One study assessed the need for an online community building component in an HIV prevention intervention for young Black men who have sex with men (42). Three focus groups were conducted with 22 young Black men who have sex with men in California to explore their experiences of social isolation, existing outlets, and challenges for social networking. Qualitative analysis revealed that homophobia, few opportunities to socialize with their peers, and relationships that focused on sex opposed to shared interests, contributed to social isolation and a lack of a sense of community (42). Focus group participants were supportive of an online mechanism that supported community, endorsing features such as: facilitated communication with their peers and health professionals, provision of health information, and promotion of positive social norms around sex and men’s health. Participants also noted the inclusion of an external facilitator to monitor the website or app to ensure that it would not devolve into a hook-up app, or be used to advertise events like sex or drug parties (42). Authors concluded that integrating a social networking feature (which includes facilitating communication with other young Black men who have sex with men and health professionals) into the HIV prevention intervention could potentially reduce social isolation, increase social support, and build a community that promotes healthy behaviours (42).
Additionally, one drop-in program in San Francisco among gay men, many who are living with HIV or AIDS, utilizes Moreno’s therapeutic model of sociometry, psychodrama, and group psychotherapy to address shame, internalized homophobia, and increase peer support among gay men (43). Psychodrama is psychotherapy in a group format that is rooted in theatre, psychology, and sociology, focusing on the “…particularities of the individual as the intersection of various relational roles, (e.g., being a son and a spouse) and roles related to difficulties and potentialities (e.g., fears, like fear of flying…)” (44). Originally proposed by J. L. Moreno in 1921, use of this theory has since been explored in a 2018 systematic review which identified contemporary core techniques consensually used for psychodramatists (44). Some of these techniques include soliloquy (where the protagonist expresses feelings, thoughts, or intentions), mirror (where a group member imitates the role of the protagonist), role reversal (where the protagonist places themselves in the shoes of another), and doubling (where a group member expresses the unspoken thoughts and feelings of the protagonist) (44). Typically, a psychodrama session has three parts: applied sociometry (methods that build safety and trust, encourage self-disclosure, increase intimacy, etc.), the enactment or drama (i.e. use of doubling, soliloquoy, etc), and a final phase, where group members share how they identify with the experiences and feelings in the drama. This final phase allows the protagonist to feel as though they are understood by fellow group members without judgement or advice-giving (43).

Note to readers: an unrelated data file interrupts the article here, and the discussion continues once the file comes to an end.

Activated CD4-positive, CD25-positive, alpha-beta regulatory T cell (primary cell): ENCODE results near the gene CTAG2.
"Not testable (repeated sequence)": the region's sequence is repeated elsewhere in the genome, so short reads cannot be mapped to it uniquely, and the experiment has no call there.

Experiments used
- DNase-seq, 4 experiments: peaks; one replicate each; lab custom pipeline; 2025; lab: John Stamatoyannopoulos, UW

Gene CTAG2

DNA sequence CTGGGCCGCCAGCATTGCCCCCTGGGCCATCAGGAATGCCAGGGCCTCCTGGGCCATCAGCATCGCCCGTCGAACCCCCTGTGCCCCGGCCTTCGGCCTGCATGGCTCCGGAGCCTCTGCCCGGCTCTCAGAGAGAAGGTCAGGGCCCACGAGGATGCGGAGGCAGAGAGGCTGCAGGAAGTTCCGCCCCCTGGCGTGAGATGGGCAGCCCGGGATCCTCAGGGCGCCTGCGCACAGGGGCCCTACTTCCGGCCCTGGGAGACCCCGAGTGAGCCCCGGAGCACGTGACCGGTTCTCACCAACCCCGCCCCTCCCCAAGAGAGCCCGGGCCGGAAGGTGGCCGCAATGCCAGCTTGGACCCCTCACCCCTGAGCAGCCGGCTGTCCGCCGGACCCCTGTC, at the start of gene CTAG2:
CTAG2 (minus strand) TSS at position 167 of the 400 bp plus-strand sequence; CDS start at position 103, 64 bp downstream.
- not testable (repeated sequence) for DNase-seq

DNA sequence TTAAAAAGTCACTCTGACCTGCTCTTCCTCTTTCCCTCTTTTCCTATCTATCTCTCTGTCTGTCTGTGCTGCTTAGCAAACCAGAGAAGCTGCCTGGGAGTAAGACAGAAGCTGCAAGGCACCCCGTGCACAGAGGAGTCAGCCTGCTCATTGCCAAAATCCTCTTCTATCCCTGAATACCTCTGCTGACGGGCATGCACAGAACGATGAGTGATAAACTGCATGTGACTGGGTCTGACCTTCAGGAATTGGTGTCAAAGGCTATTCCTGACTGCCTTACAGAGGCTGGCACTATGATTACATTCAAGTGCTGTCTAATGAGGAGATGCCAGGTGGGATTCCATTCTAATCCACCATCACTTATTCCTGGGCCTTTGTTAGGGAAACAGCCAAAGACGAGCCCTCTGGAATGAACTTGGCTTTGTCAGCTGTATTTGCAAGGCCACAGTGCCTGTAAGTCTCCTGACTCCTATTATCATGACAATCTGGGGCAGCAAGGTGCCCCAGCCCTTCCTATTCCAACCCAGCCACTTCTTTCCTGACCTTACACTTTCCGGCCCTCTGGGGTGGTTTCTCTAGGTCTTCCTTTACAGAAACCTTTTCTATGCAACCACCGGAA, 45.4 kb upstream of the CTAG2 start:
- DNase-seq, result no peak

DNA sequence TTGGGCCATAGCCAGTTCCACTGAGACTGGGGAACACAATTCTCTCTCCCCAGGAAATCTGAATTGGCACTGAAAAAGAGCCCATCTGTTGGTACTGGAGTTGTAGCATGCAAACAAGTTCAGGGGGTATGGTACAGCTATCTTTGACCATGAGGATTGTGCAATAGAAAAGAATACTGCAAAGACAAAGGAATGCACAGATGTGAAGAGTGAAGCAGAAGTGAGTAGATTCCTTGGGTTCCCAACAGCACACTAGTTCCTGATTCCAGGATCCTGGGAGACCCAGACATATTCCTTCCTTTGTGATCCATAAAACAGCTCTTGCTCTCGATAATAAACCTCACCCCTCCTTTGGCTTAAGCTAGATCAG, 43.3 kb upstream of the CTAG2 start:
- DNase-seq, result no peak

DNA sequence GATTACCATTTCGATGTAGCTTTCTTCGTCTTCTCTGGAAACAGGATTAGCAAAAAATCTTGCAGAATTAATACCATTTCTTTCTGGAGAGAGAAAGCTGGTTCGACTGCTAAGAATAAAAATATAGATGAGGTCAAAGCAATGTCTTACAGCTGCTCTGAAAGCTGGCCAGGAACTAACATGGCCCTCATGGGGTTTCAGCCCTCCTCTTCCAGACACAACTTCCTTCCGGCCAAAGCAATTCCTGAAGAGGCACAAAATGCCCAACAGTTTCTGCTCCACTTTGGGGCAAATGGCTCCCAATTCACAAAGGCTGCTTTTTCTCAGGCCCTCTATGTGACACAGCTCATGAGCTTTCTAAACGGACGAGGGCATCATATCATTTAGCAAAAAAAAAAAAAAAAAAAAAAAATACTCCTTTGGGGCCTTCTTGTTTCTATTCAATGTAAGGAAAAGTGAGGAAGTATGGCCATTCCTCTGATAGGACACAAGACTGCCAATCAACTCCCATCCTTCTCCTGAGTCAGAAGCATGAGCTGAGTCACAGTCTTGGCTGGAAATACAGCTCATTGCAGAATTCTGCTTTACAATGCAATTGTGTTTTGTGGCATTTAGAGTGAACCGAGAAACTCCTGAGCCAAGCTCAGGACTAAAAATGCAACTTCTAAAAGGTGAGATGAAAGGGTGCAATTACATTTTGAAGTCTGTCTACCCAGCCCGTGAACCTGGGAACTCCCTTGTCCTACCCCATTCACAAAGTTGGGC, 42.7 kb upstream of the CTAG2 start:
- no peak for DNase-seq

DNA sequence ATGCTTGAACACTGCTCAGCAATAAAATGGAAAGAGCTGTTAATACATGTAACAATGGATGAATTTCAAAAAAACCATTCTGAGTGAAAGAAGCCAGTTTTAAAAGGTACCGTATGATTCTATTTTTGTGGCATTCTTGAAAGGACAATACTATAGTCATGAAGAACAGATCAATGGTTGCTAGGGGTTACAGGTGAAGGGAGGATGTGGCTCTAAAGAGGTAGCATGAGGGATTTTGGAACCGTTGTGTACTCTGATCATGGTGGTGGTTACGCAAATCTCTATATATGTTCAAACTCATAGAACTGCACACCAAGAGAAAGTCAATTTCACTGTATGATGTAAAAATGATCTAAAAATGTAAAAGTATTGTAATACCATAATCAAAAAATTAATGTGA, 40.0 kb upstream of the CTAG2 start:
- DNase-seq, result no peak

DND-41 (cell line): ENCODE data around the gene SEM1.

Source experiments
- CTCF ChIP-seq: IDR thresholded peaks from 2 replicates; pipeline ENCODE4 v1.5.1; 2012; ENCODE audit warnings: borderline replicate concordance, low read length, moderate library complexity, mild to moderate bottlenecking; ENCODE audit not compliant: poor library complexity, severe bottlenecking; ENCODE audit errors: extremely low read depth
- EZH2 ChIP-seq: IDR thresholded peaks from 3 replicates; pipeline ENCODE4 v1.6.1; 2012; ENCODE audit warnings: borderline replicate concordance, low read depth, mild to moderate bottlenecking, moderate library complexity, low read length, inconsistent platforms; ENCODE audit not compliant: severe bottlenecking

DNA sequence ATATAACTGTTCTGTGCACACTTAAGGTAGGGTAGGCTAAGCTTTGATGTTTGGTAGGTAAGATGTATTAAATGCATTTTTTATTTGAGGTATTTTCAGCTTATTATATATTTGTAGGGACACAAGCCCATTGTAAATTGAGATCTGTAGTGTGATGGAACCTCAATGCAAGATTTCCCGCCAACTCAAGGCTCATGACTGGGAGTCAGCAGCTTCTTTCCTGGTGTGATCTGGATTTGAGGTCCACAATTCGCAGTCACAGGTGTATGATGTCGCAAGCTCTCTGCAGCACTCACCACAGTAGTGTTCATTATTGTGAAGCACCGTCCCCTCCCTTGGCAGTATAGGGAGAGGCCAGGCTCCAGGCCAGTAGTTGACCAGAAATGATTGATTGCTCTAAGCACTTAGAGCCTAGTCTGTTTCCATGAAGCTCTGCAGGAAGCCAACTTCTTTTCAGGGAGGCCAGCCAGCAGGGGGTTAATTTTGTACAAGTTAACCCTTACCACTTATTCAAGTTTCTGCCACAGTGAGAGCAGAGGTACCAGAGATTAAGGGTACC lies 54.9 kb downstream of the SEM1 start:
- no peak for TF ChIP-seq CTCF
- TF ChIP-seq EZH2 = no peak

Qualitative analysis revealed that psychodramatic techniques had an impact on social isolation. Participants noted that it gave them the chance to experience discomfort with strangers, feel the importance of group sharing, and that the group helped to “pull” them out of social isolation (43).
A small, one-armed pilot test of the intervention Project PRIDE (Promoting Resilience In Discriminatory Environments) aimed to reduce outcomes resulting from minority stress among young gay and bisexual men who have sex with men (9). While loneliness was not specifically targeted, the authors did hypothesize that there would be decreases in negative mental health outcomes, including depression, anxiety, and loneliness (9). The intervention was eight sessions long, delivered twice weekly, for 2.5 hours in duration. Sessions focused on minority stress theory, stress and coping models, SMART (specific, measurable, attainable, realistic, time-bound) goals, and psychoeducation about safer sex (9). The final session reinforced healthy emotion-focused, problem-focused, and group coping strategies. Twenty-eight participants attended the intervention in three small groups: two in Montreal, and one in Toronto. Twenty-two participants completed exit interviews, and three-month follow-up was completed by 19 participants. Loneliness was measured using the 20-item UCLA Loneliness Scale; various other tools were used to measure depression, anxiety, self-esteem, internalized homonegativity, sexual orientation concealment, gay/bisexual identity, condomless sex and number of sex partners, and alcohol and drug use frequency. Authors found that reductions in sexual orientation concealment and acceptance concerns were related to reductions in loneliness. Overall, participants reported small decreases in loneliness (9).